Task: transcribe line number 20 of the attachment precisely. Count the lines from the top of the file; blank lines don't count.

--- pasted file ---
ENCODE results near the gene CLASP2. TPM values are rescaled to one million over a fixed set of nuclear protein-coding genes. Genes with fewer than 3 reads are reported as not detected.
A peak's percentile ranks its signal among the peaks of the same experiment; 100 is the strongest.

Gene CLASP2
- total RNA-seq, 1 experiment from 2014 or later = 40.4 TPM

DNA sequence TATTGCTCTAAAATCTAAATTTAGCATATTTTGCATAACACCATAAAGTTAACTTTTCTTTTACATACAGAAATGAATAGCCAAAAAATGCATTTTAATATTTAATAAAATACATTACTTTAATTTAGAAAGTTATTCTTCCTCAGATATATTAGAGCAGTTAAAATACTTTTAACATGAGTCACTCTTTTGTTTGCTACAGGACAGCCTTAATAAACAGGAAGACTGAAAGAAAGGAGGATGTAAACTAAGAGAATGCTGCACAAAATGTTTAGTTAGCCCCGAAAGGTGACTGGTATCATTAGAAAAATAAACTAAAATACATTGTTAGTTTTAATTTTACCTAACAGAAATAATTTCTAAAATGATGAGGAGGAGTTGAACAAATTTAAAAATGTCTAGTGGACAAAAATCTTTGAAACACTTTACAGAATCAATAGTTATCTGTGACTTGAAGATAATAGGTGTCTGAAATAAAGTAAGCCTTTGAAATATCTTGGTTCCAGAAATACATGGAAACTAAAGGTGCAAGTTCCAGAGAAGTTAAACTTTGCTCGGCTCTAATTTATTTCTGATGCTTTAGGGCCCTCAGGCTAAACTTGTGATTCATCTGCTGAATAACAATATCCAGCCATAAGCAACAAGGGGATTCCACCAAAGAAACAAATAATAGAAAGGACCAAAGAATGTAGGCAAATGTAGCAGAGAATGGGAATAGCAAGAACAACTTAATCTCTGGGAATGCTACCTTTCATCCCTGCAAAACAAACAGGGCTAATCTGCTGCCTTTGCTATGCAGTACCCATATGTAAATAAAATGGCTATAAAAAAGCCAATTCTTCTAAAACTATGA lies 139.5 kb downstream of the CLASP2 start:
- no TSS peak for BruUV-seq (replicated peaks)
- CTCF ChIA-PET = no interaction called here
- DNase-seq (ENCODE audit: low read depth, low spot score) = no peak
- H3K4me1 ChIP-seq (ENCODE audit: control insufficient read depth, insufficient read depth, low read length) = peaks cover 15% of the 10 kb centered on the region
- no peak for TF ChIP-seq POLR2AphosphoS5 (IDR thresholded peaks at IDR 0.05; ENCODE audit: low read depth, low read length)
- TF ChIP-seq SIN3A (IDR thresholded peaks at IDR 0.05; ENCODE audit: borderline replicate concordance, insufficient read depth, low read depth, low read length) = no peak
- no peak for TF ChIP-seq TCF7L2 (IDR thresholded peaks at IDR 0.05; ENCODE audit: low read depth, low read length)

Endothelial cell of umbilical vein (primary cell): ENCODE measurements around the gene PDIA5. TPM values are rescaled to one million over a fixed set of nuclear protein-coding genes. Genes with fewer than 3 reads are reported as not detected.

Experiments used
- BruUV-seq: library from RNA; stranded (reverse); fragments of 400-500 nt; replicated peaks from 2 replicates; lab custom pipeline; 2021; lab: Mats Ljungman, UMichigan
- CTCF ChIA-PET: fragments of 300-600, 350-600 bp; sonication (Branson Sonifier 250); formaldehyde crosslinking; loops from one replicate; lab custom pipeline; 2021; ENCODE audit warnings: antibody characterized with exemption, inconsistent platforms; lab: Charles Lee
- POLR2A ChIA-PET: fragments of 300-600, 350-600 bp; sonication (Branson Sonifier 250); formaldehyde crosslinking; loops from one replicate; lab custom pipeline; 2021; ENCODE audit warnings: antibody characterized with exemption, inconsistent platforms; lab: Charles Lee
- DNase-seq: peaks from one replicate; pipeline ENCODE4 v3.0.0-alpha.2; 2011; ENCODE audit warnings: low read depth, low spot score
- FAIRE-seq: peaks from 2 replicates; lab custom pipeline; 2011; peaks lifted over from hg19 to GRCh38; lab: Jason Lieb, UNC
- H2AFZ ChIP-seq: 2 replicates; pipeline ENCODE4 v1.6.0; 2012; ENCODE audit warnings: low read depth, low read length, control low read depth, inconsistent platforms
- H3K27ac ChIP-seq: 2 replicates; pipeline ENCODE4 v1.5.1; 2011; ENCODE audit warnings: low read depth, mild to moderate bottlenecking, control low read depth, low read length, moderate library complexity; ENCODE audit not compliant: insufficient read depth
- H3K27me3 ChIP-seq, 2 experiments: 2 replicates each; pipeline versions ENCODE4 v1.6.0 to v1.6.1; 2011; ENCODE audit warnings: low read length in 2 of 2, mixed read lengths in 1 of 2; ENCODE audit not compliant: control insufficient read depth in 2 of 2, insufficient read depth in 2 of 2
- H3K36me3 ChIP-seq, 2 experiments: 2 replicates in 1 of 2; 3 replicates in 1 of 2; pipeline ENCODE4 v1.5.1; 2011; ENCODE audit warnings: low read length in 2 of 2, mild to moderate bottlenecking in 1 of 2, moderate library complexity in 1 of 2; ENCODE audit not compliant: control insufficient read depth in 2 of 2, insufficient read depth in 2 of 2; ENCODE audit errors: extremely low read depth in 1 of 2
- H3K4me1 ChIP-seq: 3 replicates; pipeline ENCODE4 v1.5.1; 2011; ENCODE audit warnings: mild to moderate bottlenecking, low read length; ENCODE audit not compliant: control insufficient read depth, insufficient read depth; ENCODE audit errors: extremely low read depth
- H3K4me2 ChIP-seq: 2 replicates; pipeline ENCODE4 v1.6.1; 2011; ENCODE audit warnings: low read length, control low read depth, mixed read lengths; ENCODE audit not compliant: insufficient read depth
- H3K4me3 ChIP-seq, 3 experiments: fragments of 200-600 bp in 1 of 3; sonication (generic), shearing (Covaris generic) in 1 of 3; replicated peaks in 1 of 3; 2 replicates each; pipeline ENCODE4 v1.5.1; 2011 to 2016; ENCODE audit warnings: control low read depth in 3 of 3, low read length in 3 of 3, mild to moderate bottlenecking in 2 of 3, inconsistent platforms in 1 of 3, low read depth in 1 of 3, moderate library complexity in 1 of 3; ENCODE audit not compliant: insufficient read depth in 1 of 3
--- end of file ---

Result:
- H2AFZ ChIP-seq: 2 replicates; pipeline ENCODE4 v1.6.0; 2012; ENCODE audit warnings: low read depth, low read length, control low read depth, inconsistent platforms